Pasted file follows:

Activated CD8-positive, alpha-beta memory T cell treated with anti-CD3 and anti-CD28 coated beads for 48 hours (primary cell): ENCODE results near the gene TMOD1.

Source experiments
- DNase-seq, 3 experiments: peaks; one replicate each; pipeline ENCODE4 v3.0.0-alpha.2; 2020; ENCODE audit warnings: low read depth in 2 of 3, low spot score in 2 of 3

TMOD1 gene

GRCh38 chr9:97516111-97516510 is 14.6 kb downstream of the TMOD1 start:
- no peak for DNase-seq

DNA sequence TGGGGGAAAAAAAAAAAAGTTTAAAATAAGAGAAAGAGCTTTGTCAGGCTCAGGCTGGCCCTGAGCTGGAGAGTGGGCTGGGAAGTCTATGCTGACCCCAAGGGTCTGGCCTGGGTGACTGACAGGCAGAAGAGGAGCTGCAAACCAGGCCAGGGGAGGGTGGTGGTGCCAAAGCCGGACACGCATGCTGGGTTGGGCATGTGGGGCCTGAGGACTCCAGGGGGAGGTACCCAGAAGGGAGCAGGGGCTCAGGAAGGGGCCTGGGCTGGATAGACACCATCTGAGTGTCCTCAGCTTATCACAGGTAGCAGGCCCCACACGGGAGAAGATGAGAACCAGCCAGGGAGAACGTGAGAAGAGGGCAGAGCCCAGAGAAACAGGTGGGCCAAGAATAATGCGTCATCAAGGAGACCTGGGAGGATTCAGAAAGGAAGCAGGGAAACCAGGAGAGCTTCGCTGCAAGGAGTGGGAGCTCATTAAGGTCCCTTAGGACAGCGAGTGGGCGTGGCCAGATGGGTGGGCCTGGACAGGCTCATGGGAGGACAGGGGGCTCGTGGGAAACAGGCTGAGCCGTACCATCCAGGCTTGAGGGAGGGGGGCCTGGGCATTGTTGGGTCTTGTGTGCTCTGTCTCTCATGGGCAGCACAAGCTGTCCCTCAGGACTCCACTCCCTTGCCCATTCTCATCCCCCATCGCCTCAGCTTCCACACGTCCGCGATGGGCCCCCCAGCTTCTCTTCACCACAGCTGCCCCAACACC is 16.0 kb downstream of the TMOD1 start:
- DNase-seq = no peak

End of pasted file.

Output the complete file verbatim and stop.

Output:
Activated CD8-positive, alpha-beta memory T cell treated with anti-CD3 and anti-CD28 coated beads for 48 hours (primary cell): ENCODE results near the gene TMOD1.

Source experiments
- DNase-seq, 3 experiments: peaks; one replicate each; pipeline ENCODE4 v3.0.0-alpha.2; 2020; ENCODE audit warnings: low read depth in 2 of 3, low spot score in 2 of 3

TMOD1 gene

GRCh38 chr9:97516111-97516510 is 14.6 kb downstream of the TMOD1 start:
- no peak for DNase-seq

DNA sequence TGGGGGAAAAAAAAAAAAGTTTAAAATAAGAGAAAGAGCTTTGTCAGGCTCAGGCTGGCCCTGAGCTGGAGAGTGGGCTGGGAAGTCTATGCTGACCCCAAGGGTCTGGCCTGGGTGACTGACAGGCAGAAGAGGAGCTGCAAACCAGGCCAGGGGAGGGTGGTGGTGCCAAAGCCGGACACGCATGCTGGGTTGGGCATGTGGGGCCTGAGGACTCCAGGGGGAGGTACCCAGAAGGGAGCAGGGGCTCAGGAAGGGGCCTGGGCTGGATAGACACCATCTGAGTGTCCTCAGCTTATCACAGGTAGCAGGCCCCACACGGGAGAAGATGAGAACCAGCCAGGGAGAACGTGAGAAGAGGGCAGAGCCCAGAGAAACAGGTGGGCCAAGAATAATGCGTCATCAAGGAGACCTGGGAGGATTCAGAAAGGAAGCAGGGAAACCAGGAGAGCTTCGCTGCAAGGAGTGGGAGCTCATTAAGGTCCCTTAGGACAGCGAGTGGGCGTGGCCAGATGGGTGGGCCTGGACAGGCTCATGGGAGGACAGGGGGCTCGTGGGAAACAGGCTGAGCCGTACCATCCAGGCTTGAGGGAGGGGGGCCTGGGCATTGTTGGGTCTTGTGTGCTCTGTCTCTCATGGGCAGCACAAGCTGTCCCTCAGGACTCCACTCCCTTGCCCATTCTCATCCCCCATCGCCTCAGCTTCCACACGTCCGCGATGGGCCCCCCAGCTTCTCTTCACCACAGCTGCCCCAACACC is 16.0 kb downstream of the TMOD1 start:
- DNase-seq = no peak